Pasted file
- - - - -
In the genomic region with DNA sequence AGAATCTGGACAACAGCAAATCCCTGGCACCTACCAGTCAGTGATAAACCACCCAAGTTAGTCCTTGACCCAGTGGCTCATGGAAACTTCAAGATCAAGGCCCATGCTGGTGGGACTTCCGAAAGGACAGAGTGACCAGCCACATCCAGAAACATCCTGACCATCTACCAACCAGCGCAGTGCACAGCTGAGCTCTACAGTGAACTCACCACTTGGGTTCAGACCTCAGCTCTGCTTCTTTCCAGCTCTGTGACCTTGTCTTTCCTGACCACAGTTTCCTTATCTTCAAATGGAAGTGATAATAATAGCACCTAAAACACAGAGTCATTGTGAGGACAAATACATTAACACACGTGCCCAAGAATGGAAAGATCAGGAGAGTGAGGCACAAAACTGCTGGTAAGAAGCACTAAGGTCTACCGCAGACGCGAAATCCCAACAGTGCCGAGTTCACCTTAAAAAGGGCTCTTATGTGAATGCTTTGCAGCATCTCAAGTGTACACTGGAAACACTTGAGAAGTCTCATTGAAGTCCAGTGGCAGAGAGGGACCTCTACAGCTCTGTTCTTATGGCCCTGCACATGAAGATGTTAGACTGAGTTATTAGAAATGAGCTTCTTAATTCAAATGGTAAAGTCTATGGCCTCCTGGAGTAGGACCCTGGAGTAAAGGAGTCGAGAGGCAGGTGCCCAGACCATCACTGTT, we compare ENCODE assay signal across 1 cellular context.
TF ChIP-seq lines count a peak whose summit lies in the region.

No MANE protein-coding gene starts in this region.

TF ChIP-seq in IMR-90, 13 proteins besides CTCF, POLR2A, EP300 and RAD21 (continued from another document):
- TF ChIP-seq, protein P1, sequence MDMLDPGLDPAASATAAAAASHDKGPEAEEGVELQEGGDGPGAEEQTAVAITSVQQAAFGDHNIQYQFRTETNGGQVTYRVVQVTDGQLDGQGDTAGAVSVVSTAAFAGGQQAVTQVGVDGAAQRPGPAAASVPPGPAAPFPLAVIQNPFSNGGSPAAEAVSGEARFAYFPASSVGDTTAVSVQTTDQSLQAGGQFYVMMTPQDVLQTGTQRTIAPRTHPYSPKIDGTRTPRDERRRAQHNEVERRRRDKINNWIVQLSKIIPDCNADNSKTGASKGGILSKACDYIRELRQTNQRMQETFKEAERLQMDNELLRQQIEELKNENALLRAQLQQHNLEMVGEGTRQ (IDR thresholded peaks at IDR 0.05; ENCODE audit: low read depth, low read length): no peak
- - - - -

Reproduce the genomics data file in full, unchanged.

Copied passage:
In the genomic region with DNA sequence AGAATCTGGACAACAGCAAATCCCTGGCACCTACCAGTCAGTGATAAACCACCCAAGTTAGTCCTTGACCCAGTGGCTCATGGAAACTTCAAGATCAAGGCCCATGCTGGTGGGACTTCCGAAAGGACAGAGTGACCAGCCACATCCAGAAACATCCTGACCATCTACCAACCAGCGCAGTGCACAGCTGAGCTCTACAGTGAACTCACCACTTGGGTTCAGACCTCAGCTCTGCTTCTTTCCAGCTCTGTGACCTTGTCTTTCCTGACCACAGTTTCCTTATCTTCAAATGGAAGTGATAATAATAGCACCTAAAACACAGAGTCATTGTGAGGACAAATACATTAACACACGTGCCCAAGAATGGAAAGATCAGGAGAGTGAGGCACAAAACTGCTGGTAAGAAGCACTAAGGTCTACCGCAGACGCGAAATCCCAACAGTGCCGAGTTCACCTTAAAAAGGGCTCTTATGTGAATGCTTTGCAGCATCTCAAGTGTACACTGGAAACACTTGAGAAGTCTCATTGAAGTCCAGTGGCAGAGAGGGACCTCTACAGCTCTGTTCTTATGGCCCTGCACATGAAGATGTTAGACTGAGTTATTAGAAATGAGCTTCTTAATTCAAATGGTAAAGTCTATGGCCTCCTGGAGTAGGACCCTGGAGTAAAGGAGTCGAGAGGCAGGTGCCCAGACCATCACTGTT, we compare ENCODE assay signal across 1 cellular context.
TF ChIP-seq lines count a peak whose summit lies in the region.

No MANE protein-coding gene starts in this region.

TF ChIP-seq in IMR-90, 13 proteins besides CTCF, POLR2A, EP300 and RAD21 (continued from another document):
- TF ChIP-seq, protein P1, sequence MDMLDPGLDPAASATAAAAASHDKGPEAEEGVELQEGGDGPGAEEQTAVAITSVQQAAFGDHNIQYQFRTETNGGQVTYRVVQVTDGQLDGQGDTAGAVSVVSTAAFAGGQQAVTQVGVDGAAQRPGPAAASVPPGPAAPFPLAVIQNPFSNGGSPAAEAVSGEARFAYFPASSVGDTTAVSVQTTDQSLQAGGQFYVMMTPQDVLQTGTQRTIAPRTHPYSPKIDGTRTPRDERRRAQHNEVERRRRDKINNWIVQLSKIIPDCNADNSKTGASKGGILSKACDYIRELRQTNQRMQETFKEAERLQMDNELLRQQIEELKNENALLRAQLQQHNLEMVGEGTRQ (IDR thresholded peaks at IDR 0.05; ENCODE audit: low read depth, low read length): no peak